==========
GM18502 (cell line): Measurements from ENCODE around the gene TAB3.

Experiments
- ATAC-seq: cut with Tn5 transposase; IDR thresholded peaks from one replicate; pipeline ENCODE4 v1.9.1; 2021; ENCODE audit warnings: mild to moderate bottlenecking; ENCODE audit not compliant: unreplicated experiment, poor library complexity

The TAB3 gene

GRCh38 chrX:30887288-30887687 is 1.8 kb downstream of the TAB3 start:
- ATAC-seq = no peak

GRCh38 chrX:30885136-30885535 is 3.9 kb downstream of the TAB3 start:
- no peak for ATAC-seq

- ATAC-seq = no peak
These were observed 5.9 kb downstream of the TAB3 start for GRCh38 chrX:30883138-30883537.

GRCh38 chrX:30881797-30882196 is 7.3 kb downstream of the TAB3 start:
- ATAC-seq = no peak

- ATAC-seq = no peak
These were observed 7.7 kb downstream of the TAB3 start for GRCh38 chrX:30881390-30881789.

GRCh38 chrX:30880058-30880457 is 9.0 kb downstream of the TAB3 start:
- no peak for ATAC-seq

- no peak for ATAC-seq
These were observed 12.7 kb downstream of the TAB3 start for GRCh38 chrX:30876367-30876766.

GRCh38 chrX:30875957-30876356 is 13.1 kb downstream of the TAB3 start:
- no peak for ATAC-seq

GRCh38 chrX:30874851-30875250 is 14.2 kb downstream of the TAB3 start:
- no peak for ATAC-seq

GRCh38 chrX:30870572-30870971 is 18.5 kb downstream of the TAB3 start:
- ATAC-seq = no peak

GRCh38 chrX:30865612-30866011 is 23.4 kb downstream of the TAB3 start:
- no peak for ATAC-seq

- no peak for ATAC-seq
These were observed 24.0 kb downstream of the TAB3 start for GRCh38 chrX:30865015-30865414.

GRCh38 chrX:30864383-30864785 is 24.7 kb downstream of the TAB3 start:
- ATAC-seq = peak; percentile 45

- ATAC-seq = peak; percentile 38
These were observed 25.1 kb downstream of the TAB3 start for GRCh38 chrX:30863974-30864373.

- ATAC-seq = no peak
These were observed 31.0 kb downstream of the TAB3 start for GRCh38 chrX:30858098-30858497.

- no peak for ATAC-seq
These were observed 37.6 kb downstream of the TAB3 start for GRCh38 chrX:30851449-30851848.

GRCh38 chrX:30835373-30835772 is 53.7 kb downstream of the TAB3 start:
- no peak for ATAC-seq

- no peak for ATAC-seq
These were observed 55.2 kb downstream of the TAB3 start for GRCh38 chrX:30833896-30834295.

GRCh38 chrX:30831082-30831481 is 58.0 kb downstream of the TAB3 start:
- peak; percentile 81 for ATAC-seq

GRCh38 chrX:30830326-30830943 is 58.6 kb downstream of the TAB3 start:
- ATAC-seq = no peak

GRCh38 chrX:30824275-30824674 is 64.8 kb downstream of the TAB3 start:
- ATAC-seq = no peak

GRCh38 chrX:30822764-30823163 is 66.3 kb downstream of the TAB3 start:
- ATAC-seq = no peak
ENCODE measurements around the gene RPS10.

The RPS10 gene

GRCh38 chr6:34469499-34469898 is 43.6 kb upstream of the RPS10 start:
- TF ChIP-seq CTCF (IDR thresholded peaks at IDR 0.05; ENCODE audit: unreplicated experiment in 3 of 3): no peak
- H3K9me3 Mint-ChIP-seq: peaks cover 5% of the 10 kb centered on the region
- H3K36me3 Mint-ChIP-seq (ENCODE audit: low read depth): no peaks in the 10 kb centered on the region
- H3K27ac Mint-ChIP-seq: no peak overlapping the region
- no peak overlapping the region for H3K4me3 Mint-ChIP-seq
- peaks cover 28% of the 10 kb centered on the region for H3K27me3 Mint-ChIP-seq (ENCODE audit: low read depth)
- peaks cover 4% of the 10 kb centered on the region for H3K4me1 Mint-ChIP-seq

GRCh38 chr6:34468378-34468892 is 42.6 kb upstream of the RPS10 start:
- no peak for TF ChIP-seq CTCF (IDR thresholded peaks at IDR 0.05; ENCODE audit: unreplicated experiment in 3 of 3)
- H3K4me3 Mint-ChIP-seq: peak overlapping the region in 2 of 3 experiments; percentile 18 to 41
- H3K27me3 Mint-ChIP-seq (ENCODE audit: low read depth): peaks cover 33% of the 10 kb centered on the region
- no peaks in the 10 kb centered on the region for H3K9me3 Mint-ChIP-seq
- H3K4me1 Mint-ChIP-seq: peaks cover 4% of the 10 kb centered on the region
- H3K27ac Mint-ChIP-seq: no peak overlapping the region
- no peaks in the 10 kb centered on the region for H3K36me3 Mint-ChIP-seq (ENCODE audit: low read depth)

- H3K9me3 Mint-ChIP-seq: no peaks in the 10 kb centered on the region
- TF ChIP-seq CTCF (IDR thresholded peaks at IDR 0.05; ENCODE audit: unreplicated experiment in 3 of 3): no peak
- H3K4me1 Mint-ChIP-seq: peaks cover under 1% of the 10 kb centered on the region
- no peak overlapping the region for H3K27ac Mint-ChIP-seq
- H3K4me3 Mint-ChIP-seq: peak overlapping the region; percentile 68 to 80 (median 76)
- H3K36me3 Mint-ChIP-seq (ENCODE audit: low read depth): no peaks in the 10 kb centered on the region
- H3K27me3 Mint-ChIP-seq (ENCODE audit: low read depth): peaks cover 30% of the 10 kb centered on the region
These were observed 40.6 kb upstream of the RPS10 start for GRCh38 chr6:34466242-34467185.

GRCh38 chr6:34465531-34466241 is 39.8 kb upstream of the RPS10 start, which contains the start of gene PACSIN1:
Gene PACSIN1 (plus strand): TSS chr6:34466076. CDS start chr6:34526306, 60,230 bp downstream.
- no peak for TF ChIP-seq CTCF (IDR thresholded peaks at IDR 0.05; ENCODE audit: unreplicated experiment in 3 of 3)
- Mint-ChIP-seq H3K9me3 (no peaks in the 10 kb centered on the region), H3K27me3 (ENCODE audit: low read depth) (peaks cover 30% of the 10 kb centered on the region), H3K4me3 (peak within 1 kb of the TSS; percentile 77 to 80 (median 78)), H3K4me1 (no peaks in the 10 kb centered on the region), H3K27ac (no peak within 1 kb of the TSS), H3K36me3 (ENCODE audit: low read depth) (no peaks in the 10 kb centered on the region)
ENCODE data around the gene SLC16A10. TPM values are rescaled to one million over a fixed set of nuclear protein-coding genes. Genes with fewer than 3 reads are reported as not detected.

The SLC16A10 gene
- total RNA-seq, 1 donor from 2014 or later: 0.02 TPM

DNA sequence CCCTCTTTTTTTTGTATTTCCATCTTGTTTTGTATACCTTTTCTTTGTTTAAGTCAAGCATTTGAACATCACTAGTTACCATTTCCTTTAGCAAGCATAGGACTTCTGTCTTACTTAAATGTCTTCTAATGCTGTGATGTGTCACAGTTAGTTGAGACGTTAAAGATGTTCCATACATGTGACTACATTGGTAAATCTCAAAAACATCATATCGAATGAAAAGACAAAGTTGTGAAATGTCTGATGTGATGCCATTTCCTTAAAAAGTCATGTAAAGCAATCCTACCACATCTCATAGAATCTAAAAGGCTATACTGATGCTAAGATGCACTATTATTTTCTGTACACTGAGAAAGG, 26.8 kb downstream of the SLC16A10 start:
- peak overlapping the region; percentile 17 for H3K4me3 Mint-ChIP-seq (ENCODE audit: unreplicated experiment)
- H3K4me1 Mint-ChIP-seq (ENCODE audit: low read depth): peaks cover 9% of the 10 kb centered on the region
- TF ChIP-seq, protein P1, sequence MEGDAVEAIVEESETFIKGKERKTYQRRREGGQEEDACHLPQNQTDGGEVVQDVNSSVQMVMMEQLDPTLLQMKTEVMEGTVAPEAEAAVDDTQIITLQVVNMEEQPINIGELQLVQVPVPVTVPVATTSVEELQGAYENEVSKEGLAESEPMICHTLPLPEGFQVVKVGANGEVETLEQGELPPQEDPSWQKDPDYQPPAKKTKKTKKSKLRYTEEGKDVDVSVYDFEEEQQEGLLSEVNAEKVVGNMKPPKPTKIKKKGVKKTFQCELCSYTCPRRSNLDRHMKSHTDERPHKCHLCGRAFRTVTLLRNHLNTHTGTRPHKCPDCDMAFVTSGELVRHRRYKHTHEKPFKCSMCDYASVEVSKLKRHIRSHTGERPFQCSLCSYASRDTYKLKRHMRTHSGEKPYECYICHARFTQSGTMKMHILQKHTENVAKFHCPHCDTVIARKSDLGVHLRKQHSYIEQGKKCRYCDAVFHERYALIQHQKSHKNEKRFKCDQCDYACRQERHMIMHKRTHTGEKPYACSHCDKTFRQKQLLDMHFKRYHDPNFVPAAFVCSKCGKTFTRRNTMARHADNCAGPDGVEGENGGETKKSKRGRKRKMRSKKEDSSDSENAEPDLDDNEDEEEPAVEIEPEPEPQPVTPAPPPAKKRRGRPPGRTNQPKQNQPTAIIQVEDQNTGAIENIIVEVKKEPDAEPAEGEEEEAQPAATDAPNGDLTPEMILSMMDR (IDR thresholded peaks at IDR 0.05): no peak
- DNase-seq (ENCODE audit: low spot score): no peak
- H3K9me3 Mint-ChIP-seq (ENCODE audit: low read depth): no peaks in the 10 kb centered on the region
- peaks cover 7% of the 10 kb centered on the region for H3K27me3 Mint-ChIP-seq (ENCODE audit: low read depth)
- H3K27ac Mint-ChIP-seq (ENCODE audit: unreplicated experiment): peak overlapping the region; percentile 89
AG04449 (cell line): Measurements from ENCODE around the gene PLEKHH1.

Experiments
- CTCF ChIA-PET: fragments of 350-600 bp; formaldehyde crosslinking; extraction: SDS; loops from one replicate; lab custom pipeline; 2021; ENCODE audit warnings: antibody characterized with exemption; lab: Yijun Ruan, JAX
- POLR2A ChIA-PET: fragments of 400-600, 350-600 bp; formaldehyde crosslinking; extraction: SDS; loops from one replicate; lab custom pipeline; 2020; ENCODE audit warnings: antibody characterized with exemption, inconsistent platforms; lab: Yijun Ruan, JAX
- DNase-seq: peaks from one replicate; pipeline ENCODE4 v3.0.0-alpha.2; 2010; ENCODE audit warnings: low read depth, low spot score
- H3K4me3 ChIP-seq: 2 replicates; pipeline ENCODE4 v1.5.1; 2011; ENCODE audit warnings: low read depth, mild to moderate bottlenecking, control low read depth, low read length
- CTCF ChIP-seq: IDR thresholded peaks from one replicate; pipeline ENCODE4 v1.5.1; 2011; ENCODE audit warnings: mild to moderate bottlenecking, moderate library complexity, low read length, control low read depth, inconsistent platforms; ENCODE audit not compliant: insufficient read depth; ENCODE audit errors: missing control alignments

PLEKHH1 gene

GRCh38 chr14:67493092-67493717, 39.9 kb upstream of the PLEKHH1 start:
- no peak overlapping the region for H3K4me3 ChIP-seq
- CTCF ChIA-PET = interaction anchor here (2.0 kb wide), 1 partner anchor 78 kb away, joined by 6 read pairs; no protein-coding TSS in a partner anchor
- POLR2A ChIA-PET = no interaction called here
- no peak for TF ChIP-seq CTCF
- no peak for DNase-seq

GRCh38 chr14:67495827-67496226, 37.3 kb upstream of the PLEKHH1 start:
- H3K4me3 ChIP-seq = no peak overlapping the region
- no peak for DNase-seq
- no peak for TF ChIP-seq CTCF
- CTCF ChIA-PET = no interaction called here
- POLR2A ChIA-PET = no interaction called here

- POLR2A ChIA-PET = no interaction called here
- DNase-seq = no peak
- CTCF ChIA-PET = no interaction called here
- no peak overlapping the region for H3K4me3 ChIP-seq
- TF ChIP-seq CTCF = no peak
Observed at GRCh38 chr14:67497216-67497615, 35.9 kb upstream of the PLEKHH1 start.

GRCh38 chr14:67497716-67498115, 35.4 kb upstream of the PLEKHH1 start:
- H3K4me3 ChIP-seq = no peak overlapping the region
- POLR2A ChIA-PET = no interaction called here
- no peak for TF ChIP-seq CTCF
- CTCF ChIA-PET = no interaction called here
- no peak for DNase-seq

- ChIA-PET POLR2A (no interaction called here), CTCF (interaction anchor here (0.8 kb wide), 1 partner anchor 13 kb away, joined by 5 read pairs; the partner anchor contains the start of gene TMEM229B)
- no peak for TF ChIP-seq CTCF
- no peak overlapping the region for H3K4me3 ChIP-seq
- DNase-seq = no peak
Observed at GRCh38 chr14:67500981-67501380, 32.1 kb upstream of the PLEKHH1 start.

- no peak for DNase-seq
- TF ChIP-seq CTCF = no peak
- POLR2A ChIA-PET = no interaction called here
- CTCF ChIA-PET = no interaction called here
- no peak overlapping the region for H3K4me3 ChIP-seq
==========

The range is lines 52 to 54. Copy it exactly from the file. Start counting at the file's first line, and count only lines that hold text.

- TF ChIP-seq CTCF (IDR thresholded peaks at IDR 0.05; ENCODE audit: unreplicated experiment in 3 of 3): no peak
- H3K9me3 Mint-ChIP-seq: peaks cover 5% of the 10 kb centered on the region
- H3K36me3 Mint-ChIP-seq (ENCODE audit: low read depth): no peaks in the 10 kb centered on the region